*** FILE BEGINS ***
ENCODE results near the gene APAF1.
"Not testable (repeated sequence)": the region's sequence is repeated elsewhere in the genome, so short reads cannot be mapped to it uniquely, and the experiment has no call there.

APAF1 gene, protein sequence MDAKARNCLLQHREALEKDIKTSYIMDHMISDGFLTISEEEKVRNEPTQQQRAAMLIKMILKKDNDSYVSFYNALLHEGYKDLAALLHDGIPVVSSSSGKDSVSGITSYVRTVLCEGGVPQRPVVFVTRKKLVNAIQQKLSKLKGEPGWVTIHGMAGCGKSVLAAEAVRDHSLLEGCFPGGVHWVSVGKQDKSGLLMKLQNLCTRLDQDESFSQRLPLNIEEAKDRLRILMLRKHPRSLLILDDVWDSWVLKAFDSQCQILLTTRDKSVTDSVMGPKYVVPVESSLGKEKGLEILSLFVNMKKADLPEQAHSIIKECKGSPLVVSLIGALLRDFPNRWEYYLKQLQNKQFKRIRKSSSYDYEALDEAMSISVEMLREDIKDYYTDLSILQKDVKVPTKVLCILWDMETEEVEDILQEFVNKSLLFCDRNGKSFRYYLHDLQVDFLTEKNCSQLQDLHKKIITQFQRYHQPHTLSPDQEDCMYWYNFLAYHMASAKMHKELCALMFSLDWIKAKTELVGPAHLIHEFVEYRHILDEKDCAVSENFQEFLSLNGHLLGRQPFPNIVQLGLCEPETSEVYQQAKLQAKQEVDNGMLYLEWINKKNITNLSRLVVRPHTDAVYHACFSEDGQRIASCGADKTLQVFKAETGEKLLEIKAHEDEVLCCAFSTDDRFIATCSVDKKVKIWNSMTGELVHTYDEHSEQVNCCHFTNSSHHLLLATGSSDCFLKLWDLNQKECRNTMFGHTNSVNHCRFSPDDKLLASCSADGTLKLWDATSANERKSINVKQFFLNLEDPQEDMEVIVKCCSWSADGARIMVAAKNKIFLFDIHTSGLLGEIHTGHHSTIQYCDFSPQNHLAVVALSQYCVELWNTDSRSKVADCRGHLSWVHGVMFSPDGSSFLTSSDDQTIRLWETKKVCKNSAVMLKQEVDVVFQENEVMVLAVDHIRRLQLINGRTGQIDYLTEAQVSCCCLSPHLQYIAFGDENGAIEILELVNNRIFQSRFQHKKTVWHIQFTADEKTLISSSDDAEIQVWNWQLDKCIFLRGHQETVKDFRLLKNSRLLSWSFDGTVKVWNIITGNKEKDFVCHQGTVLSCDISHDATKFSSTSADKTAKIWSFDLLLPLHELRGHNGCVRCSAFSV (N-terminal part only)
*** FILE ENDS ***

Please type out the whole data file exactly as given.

ENCODE results near the gene APAF1.
"Not testable (repeated sequence)": the region's sequence is repeated elsewhere in the genome, so short reads cannot be mapped to it uniquely, and the experiment has no call there.

APAF1 gene, protein sequence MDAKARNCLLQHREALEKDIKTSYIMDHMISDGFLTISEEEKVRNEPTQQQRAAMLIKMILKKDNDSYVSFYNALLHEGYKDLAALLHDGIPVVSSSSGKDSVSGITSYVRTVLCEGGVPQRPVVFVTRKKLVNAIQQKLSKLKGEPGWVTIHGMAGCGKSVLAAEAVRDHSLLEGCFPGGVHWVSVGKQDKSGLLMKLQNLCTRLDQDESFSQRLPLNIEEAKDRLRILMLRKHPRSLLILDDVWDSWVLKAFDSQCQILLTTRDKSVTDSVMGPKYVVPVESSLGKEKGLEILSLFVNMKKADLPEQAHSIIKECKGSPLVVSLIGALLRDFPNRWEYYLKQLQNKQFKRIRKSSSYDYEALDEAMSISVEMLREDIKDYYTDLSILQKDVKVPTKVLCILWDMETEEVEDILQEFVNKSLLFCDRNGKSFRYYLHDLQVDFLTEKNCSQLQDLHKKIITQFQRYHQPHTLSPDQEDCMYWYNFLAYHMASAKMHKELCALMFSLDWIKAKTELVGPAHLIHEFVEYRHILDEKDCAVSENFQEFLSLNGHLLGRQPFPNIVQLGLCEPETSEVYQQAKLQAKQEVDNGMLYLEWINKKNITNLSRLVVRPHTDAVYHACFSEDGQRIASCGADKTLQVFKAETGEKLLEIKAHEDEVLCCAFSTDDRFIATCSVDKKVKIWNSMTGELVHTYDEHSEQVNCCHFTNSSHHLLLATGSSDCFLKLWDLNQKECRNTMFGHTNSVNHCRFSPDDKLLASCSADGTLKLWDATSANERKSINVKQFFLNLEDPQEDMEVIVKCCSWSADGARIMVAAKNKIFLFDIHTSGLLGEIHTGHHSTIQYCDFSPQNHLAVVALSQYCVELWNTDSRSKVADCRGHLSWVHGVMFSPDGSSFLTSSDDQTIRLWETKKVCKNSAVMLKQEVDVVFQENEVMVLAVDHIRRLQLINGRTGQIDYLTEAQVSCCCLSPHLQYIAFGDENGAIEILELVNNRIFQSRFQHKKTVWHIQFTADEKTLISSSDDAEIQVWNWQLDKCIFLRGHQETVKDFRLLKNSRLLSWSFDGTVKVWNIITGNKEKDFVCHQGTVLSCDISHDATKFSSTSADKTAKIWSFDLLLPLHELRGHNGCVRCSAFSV (N-terminal part only)